Music expands our awareness by oscillating between extremes, raising awareness of the polarities in life, the dance of Shiva and Shakti, and the mediating part of communication between the two. Even though his nomenclature of Indian devas and super-devas is drawn from confusing sources (and readers of this Blog are unforgiving in such things!), Smetak's observations of the underlying principles of dualities and triads in music, which for him is LIFE itself, are enlightening and clearly deserves an audience beyond the speakers of the Portuguese language.
Yes, double attention, nothing for the faint-hearted (disclaimer: don't engage in such hideous practices while driving a vehicle or operating heavy machinery!). And it's sorely missed in today's school books.
Such is the case for 'peripheral vision' as well, it seems. Far from being only a 'must' for airplane pilots and not limited to the natural talent of daughters of Oshun in studying male prospects without giving away any sign of her interest, these skills can and SHOULD BE learned by everyone, beginning at the preschool level.
Today's society experiences a state of vertigo. Spaceship Earth is in a spin. Recoverable or not, it's a bad thing, as every pilot knows. Unless you're flying aerobatics. And even then, the last time I did, at Burbank airport, I was vomiting for 2 hours after 5 flat spins in a row (this was in fact the last time and I deep-sixed my planned career as an aerobatic pilot right there and then).
Maybe we should start a war against monovision? Let's beat the foveas out of our lives once and for all! Playing our minds as collective instruments rather than trying to trump each other with intellectual games which are fun but rarely yield what's promised.
Peripheral Visionaries of the World, Unite! More >
|30 Jul 2010 @ 16:30|
Anton Walter Smetak, 1913-1984, wrote in an enigmatic way, mixing contemplations of art with philosophical speculations and humanistic insights of profound depths.
My take on his way of seeing life may not be accurate and I don't know therefore if he himself would have approved it or not.
But he shares a particular direction of viewing, in common, interestingly enough, with fellow Frenchmen Pierre Verger (1902-1996), Claude Lévy-Strauss (1908-2009), and the Englishman David Bohm (1917-1992), to name a few, in that they touched Brazilian ground, especially the magic land of Salvador, Bahia, and reversed their occidental way of seeing Life, Universe, and Everything. Some, like Smetak and Verger, never left, others kept dreaming of being there (Lévy-Strauss: Tristes Tropiques & Saudades do Brasil) or traveled on to other mystic lands, like Bohm teaming up with Krishnamurti.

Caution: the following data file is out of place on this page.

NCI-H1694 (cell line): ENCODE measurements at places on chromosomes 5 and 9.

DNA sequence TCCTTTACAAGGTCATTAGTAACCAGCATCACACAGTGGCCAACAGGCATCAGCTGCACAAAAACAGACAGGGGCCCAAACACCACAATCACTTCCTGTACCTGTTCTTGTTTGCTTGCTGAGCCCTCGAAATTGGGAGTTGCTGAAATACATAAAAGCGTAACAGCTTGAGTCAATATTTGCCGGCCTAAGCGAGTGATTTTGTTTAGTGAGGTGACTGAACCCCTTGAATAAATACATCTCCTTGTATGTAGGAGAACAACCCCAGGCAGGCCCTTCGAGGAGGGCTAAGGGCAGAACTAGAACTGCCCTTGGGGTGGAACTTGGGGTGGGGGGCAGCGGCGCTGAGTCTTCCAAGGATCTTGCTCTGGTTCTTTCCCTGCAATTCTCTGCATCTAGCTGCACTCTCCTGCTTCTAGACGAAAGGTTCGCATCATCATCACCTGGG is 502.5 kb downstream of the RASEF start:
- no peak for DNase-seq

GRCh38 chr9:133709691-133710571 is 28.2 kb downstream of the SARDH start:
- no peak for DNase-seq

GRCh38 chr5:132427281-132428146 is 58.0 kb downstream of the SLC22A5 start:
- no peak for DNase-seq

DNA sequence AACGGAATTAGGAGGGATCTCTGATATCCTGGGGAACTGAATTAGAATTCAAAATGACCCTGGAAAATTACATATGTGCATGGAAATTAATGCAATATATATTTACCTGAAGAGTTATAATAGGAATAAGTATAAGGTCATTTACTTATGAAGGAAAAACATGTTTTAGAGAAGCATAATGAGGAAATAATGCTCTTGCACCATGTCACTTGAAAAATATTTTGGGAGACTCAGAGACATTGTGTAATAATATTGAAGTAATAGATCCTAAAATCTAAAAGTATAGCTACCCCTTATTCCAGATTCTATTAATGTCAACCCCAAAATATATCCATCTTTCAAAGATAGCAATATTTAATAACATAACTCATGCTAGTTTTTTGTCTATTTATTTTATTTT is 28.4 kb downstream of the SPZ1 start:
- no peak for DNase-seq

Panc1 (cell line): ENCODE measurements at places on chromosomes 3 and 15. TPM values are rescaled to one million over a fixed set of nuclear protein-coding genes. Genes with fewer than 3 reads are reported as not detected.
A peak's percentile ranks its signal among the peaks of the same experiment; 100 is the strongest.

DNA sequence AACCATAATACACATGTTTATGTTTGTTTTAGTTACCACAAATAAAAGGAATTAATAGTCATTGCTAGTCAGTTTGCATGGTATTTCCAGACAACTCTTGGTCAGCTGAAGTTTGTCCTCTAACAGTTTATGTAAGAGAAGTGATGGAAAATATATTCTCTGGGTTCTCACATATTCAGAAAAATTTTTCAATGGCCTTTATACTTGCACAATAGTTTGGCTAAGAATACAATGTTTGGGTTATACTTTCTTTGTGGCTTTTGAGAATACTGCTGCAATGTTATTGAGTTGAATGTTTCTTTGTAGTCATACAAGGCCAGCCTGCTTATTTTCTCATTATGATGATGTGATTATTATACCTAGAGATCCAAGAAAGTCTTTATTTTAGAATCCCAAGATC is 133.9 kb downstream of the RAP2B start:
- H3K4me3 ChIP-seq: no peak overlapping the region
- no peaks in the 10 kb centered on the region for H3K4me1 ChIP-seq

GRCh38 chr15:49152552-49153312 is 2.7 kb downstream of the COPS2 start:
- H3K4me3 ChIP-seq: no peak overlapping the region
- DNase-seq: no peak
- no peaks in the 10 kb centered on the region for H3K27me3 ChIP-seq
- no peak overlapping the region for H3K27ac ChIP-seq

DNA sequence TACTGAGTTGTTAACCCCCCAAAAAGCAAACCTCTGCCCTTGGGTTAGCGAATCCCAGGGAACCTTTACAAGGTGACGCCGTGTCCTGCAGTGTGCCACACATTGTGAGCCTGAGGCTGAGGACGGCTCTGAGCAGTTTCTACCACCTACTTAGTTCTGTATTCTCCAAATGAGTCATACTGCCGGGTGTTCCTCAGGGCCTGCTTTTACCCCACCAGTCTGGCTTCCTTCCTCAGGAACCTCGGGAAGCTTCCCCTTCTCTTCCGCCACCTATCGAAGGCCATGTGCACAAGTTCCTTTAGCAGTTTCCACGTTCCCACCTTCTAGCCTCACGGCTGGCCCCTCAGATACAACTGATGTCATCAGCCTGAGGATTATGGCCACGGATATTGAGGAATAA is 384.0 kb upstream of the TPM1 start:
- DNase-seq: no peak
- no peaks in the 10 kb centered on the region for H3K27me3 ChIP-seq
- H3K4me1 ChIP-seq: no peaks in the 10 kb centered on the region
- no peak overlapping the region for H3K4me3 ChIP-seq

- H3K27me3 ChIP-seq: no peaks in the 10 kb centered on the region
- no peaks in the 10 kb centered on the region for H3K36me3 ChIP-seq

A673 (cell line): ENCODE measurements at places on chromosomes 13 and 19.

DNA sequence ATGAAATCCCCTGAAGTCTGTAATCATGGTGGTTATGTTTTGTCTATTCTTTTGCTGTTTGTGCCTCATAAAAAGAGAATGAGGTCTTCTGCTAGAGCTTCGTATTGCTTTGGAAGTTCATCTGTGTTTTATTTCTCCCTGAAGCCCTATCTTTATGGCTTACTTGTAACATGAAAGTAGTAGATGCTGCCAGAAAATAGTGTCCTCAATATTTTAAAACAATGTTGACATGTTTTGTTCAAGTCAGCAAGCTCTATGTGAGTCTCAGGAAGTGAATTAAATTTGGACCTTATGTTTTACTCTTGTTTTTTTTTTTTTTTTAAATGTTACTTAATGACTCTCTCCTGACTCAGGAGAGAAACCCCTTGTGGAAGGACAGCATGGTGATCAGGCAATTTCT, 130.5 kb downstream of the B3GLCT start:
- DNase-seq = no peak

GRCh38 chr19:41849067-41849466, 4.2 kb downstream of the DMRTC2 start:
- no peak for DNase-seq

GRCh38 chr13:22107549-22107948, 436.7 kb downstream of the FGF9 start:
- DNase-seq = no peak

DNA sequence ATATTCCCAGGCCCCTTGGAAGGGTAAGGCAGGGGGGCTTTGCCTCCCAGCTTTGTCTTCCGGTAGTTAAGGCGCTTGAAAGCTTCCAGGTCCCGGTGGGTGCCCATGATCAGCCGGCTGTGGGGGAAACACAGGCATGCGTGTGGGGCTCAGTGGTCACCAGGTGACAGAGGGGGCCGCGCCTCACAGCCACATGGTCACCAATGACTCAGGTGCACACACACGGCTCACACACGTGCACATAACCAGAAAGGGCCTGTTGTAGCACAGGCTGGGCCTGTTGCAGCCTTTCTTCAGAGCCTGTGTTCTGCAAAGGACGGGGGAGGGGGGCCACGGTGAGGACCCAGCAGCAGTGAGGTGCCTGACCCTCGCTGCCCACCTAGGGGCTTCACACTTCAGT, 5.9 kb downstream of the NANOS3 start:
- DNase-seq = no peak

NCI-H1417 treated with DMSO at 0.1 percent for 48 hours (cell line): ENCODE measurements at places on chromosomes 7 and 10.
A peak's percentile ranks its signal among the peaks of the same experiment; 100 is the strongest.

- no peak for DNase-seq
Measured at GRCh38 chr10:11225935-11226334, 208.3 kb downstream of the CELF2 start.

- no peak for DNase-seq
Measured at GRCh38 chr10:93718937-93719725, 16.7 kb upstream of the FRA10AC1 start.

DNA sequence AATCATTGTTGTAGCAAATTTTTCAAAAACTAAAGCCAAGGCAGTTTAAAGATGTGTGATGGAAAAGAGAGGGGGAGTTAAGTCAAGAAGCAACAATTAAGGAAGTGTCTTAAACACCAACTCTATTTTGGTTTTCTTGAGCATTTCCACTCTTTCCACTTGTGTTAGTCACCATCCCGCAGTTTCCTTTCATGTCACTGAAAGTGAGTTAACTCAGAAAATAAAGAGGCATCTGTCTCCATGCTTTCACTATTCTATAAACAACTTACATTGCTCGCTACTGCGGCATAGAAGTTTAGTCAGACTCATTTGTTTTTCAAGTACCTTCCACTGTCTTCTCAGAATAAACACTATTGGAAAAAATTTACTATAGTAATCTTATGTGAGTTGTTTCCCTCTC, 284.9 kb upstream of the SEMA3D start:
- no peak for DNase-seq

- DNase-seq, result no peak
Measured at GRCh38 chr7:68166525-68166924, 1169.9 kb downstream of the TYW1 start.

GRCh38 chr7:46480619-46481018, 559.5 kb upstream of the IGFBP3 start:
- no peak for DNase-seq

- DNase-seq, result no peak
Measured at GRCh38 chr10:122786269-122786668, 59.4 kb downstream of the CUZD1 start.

They all seem to have parted from the nightmarish occidental vision of having fallen from grace, expelled from paradise and they do not endorse the Western lifestyle of consumerism, its ever more obvious decadence, increasingly so in recent decades. Some try to find their way back to nature, Ralph Waldo Emerson-style, and decry the impact of modern technology on human conscience, but they very well know that the wheel cannot be turned back.
Setting foot on Brazilian soil changes perspectives, at least of some of the great thinkers of the past century, and, beyond mere escapism, enables a positive stance, a shimmer of hope, for societies of the future:
Like Jean Baudrillard (1929-2007) puts its [link] : "Perhaps Brazil, Italy and Japan are in this respect more advanced societies than America. Pessimism itself is something that only afflicts Western values and is itself part of Western values."
Below, or behind, these contemplations we can find another paradigm, and Walter Smetak examplified this point clear and concise like no one else:
the question of diversification versus global norms, the former a natural phenomenon in all cultures of the past around the world. the latter now imposed, and even enforced as necessary, equally on all countries on Earth.
It seems that Brazil left the impression on the noted thinkers that it could escape this dictate and preserve at least a portion of its stunning diversity. As time passes on, this too seems an illusion, the tollbooth barring access to once public roads look alike in Brazil and Italy and the United States, and nobody seems to notice that it is a fall-back to medieval practices that were believed to have been overcome. The ever-expanding laws to rule the individuals and their families in every little aspect of their lives walk their grim path forward in unison in every part of the globe.
Smetak proposes, carefully implicitly, that a standardization of cultures is AGAINST the law of Nature, that it may be even blasphemical to curb or squelsh the variety that the human mind produces. That any truly religious man, whatever denomination he may count himself to belong to, should stand up against it and insist that diversification is the 'will of Gxd', whatever name you'd call her or him, if there should exist anything beyond the symbol of itself.
Nature's innocent vanity, its display of beauty on every dimensional level, from the stars at night to the fractal beauty of visualized mathematical formulas, and to the wondrous world under the microscope, indeed would seem to prohibit any 'norm' on any level as an interference with the divine will, the expression of the sacred behind the appearance of the ordinary.
It seems that nothing can slow down the invasion of our last jungles by the global food chains which are implanting their plastic & uniformal trade-marked stamps on everything they touch as they eat they way through our societies.
But it is the people, or better, the manipulated consumers who were made to think that they would have a 'choice', that makes it possible. And who could stop this disastrous march by simply insisting on their own culture. Or by creating other alternatives... More >